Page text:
Google Analytics (GA) can be a powerful tool. It can also be incredibly intimidating for new users. This guide is a compilation of VKI’s (now Cardinal Path) Google Analytics: Power User series, presenting an overview of several key features and uses of Google analytics—some basic, some advanced—and how you can use these features to analyze, interpret, and optimize your websites traffic.
And as requested, we’ve provided the guide in PDF.
First things first. Before you can become a GA power user you need to have created a GA account and set it up properly on your website. This blog post will outline a step by step process to implement GA on your site. This in not an exhaustive checklist, but one that will get you up and running so that you can become a power user…
The Site Overlay Report
When asking people what their favorite Google Analytics report is you will likely get a lot of different responses. On of the more common responses will likely be the Site Overlay report.
Before jumping into who should use this report and what type of analysis should be done there are a couple of things that should be understood about this report…
Visitors: Map Overlay
The Map Overlay report is found under the Visitors tab. Simply put, this report allows you to see (visually on a map) where your visitors are located and how visitors from different locations behave…
Content: Top Content
Next up in the series of most useful Google Analytics reports is the Top Content report.
The Top Content report is likely one of the first reports you will be looking at when assessing your website’s performance.
This report gives you the following common per-page metrics…
If you have an Ecommerce website, then the Ecommerce: Overview Report will likely be one of the reports that you regularly review to assess where your revenue is coming from and how your campaigns are performing…
Content: Site Search
If your site allows visitors to search your content to find what they are looking for, then the Content: Site Search Report should be enabled and configured. This report will likely be one of the reports that you regularly review to discover what people are searching for, uncover new terms for you paid search campaigns, refine the results your search tool is providing and learn about content that your visitors are looking for that you might not currently have (this can be treated as a form of market research)…
Identifying and Setting up Goals
Next up in the Google Analytics Power User series is not a report, but instructions on how to identify and setup goals in Google Analytics.
Step one, identify your site’s goals. Whether you are an ecommerce site, lead generation site, or a publishing site (even a blog), identifying your goals is one of the most important steps in the process of setting up your Google Analytics profile. You have invested time and money into the creation and maintenance of your site for a reason. What is that reason? The answers to this question should be reflected in your analytics as goals.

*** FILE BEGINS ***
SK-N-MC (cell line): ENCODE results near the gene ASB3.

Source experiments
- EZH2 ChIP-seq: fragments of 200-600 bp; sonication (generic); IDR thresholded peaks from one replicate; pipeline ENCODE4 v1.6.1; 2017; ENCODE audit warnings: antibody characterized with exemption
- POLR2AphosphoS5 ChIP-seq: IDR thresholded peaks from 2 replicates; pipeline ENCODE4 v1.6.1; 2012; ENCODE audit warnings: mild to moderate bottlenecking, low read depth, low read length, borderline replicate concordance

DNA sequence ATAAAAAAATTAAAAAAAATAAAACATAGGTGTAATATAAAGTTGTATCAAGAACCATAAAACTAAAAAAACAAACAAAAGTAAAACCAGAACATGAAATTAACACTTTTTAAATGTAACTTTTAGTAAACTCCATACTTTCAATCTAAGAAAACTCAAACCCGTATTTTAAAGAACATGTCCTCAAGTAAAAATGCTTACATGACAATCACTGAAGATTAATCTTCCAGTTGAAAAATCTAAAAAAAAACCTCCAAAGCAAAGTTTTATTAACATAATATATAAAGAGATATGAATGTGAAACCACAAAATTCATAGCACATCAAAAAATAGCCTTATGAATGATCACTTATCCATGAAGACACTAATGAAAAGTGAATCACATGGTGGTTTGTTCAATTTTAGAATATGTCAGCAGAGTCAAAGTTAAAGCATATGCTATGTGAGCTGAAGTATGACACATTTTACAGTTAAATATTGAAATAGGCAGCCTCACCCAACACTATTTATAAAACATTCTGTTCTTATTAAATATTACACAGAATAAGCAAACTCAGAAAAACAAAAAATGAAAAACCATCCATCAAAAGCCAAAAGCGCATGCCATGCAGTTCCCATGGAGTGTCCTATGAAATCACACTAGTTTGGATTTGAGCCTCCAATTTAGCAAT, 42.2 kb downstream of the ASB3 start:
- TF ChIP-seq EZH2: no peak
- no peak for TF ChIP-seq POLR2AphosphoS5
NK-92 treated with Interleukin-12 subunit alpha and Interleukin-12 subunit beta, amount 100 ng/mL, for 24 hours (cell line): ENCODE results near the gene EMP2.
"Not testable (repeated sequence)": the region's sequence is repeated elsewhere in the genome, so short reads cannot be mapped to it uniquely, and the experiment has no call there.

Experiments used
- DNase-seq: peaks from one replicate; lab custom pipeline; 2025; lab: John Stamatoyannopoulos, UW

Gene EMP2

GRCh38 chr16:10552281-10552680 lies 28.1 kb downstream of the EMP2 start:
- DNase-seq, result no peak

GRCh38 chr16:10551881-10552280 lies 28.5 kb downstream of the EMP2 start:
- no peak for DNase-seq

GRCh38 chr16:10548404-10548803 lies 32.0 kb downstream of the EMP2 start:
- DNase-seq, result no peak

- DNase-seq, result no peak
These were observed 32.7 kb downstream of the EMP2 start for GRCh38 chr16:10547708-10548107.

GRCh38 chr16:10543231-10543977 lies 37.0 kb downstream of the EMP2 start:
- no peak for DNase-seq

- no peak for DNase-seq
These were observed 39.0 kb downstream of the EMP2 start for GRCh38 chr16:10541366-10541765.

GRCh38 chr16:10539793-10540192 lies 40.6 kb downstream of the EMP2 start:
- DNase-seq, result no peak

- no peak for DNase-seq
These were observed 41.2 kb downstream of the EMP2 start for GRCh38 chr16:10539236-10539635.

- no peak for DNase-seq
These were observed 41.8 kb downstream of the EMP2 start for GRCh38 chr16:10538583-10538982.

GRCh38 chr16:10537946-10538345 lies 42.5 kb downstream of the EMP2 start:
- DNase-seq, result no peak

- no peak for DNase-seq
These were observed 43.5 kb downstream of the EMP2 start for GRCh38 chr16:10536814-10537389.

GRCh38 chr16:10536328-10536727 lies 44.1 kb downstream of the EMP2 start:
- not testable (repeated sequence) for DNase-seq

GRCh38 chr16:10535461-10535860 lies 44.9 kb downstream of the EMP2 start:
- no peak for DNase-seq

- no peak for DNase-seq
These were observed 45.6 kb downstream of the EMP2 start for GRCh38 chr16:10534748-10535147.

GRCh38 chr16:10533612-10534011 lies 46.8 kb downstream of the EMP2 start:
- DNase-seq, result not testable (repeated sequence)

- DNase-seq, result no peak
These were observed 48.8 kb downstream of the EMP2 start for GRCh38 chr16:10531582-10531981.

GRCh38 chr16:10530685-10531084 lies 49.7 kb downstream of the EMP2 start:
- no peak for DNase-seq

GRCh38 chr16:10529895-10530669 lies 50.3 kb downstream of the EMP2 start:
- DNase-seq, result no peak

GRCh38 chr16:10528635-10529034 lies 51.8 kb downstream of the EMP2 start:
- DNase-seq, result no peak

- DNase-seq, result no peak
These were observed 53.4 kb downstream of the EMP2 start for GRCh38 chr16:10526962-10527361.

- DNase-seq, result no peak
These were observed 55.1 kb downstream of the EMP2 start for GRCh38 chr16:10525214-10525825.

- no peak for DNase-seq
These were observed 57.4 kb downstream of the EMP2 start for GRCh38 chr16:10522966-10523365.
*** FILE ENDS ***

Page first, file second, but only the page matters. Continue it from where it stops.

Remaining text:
Some examples of different goal types are…
Goals and Funnel Visualization Report
Next up in the Google Analytics Power User series we will review path analysis using Google Analytics’ Funnel Visualization Report. When you went through the process of configuring the goals for your website you had the option of setting up or defining a funnel for your goals. Funnels are most applicable to goals that have a well defined path that a visitor will follow prior to completing the goal. Examples of this would be the shopping cart of an ecommerce site, or the steps in a web form prior to submitting it, or an online reservation system…
Traffic Sources: All Traffic Sources
When you are deciding how to allocate your online dollars you will want to have a solid understand of how your campaigns have performed in the past. A great way to get a quick high level handle on this is with the All Traffic Sources Report.
So let’s start with a couple of definitions. What do Source and Medium mean?
Traffic Sources: AdWords
This report enables you to dive into and optimize the performance of your AdWords Campaigns like not other (No surprise that there is such a tight integration between Google’s AdWords and Google Analytics. One of the primary drivers for Google to give away there analytics products is to empower people to improve their websites so that they can more effectively and efficiently spend their ad dollars with Google. Smart move.)…
Tracking Error 404 Pages and Broken Links
Time for something slightly different. Instead of your standard “out of the box” reporting, we’re using Google analytics to look at errors on your site. The most common of which will be the classic “Error 404”.
Whether you are an ecommerce site, lead generation site, or publishing site (even a blog)… you will likely have the occasional technical problem with your site. Sometime your site may throw a 4XX (client error) or 5XX (Server Error). These errors are often created as a result of broken links within your site, so you will want to find them and fix them ASAP…
Tracking Slow Loading Times
Did you know that Google Analytics can track how long it takes your web pages to load?
Slow loading web pages frustrate users and provide a poor user experience. There are a bunch of different tools to help you measure the size of your web pages in kb but what you really want to know is on average how long it takes you user to load each of your pages (measured in milliseconds). Beyond that you want to know how the visitor’s connection speed is influencing page load times. …
The 2020 State of Digital Marketing Analytics examines the marketing technology that supports the world's most successful enterprises and highlights the challenges and strategies for navigating the new normal..